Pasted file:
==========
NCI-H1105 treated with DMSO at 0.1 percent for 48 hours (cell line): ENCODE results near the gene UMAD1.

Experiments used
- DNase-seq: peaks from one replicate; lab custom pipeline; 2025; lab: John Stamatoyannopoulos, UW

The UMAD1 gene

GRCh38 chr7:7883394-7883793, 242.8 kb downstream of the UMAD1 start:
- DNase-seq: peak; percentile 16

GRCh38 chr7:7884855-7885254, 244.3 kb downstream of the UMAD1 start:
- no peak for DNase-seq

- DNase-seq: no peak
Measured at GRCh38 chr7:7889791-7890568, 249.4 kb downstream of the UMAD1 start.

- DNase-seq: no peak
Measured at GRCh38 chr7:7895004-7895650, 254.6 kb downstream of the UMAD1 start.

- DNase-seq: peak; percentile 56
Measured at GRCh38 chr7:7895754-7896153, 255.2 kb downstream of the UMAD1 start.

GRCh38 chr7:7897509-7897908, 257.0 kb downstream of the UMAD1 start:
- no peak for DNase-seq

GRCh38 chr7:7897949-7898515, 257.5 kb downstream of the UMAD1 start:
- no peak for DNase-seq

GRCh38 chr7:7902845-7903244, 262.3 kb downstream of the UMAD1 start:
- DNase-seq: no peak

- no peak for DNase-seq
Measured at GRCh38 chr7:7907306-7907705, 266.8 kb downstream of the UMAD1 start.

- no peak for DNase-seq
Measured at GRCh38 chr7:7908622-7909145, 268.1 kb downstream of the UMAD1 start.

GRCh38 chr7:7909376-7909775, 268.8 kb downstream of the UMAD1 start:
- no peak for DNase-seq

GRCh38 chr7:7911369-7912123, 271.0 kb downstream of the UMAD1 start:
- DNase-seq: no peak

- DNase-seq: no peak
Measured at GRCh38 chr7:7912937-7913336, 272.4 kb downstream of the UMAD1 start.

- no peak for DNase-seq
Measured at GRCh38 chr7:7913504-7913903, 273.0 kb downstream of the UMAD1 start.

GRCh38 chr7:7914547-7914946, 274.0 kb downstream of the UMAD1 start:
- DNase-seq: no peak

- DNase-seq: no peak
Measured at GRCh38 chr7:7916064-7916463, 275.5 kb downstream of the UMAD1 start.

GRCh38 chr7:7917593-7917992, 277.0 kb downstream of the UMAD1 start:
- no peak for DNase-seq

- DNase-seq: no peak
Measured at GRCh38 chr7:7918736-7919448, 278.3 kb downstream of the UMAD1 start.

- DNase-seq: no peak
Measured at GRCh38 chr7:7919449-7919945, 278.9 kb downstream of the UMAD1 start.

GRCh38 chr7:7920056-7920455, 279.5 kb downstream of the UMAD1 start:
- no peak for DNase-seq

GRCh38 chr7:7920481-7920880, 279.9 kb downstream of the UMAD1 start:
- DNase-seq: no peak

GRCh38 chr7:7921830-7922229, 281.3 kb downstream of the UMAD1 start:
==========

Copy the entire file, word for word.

NCI-H1105 treated with DMSO at 0.1 percent for 48 hours (cell line): ENCODE results near the gene UMAD1.

Experiments used
- DNase-seq: peaks from one replicate; lab custom pipeline; 2025; lab: John Stamatoyannopoulos, UW

The UMAD1 gene

GRCh38 chr7:7883394-7883793, 242.8 kb downstream of the UMAD1 start:
- DNase-seq: peak; percentile 16

GRCh38 chr7:7884855-7885254, 244.3 kb downstream of the UMAD1 start:
- no peak for DNase-seq

- DNase-seq: no peak
Measured at GRCh38 chr7:7889791-7890568, 249.4 kb downstream of the UMAD1 start.

- DNase-seq: no peak
Measured at GRCh38 chr7:7895004-7895650, 254.6 kb downstream of the UMAD1 start.

- DNase-seq: peak; percentile 56
Measured at GRCh38 chr7:7895754-7896153, 255.2 kb downstream of the UMAD1 start.

GRCh38 chr7:7897509-7897908, 257.0 kb downstream of the UMAD1 start:
- no peak for DNase-seq

GRCh38 chr7:7897949-7898515, 257.5 kb downstream of the UMAD1 start:
- no peak for DNase-seq

GRCh38 chr7:7902845-7903244, 262.3 kb downstream of the UMAD1 start:
- DNase-seq: no peak

- no peak for DNase-seq
Measured at GRCh38 chr7:7907306-7907705, 266.8 kb downstream of the UMAD1 start.

- no peak for DNase-seq
Measured at GRCh38 chr7:7908622-7909145, 268.1 kb downstream of the UMAD1 start.

GRCh38 chr7:7909376-7909775, 268.8 kb downstream of the UMAD1 start:
- no peak for DNase-seq

GRCh38 chr7:7911369-7912123, 271.0 kb downstream of the UMAD1 start:
- DNase-seq: no peak

- DNase-seq: no peak
Measured at GRCh38 chr7:7912937-7913336, 272.4 kb downstream of the UMAD1 start.

- no peak for DNase-seq
Measured at GRCh38 chr7:7913504-7913903, 273.0 kb downstream of the UMAD1 start.

GRCh38 chr7:7914547-7914946, 274.0 kb downstream of the UMAD1 start:
- DNase-seq: no peak

- DNase-seq: no peak
Measured at GRCh38 chr7:7916064-7916463, 275.5 kb downstream of the UMAD1 start.

GRCh38 chr7:7917593-7917992, 277.0 kb downstream of the UMAD1 start:
- no peak for DNase-seq

- DNase-seq: no peak
Measured at GRCh38 chr7:7918736-7919448, 278.3 kb downstream of the UMAD1 start.

- DNase-seq: no peak
Measured at GRCh38 chr7:7919449-7919945, 278.9 kb downstream of the UMAD1 start.

GRCh38 chr7:7920056-7920455, 279.5 kb downstream of the UMAD1 start:
- no peak for DNase-seq

GRCh38 chr7:7920481-7920880, 279.9 kb downstream of the UMAD1 start:
- DNase-seq: no peak

GRCh38 chr7:7921830-7922229, 281.3 kb downstream of the UMAD1 start: